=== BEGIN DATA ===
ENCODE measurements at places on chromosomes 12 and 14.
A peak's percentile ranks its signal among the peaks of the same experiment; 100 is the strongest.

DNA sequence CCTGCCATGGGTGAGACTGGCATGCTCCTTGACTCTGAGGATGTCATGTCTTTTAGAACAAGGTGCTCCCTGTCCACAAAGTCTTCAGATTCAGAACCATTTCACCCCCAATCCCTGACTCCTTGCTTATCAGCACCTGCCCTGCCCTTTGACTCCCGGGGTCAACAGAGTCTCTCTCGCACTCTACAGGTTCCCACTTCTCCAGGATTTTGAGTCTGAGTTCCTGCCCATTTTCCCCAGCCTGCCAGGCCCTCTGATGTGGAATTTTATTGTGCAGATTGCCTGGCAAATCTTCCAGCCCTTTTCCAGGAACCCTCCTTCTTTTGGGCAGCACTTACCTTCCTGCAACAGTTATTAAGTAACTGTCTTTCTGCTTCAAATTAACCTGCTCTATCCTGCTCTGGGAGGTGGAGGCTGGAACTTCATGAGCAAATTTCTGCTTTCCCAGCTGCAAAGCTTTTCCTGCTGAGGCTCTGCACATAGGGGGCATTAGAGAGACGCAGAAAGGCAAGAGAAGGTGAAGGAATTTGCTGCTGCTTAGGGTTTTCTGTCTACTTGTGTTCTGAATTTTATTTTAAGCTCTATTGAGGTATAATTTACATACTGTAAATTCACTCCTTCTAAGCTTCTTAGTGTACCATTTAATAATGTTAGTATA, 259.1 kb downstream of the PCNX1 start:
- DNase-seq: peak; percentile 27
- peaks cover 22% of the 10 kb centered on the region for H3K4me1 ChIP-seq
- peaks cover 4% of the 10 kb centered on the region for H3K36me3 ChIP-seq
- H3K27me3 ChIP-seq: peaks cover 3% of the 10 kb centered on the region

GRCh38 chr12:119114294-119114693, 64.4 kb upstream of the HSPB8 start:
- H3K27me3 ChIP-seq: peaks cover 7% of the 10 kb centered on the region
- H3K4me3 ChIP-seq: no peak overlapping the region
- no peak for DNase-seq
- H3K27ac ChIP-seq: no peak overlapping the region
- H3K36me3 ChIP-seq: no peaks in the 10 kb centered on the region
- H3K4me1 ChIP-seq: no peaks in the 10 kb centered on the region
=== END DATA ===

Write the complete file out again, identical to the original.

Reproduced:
ENCODE measurements at places on chromosomes 12 and 14.
A peak's percentile ranks its signal among the peaks of the same experiment; 100 is the strongest.

DNA sequence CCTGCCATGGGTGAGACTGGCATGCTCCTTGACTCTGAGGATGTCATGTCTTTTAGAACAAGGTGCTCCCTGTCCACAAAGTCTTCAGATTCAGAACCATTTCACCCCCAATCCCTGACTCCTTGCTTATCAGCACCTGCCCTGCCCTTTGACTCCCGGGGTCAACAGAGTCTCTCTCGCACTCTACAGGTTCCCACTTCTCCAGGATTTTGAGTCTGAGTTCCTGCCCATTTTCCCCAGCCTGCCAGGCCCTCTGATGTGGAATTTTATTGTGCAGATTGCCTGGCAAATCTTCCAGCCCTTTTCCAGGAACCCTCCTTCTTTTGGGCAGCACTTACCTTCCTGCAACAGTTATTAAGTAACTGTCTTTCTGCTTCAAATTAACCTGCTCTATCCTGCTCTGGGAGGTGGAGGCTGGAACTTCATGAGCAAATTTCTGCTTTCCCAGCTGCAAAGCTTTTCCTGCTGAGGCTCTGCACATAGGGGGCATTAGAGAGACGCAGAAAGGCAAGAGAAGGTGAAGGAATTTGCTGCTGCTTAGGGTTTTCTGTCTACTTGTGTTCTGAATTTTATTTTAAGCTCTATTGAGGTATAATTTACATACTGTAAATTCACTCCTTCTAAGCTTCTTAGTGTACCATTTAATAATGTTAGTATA, 259.1 kb downstream of the PCNX1 start:
- DNase-seq: peak; percentile 27
- peaks cover 22% of the 10 kb centered on the region for H3K4me1 ChIP-seq
- peaks cover 4% of the 10 kb centered on the region for H3K36me3 ChIP-seq
- H3K27me3 ChIP-seq: peaks cover 3% of the 10 kb centered on the region

GRCh38 chr12:119114294-119114693, 64.4 kb upstream of the HSPB8 start:
- H3K27me3 ChIP-seq: peaks cover 7% of the 10 kb centered on the region
- H3K4me3 ChIP-seq: no peak overlapping the region
- no peak for DNase-seq
- H3K27ac ChIP-seq: no peak overlapping the region
- H3K36me3 ChIP-seq: no peaks in the 10 kb centered on the region
- H3K4me1 ChIP-seq: no peaks in the 10 kb centered on the region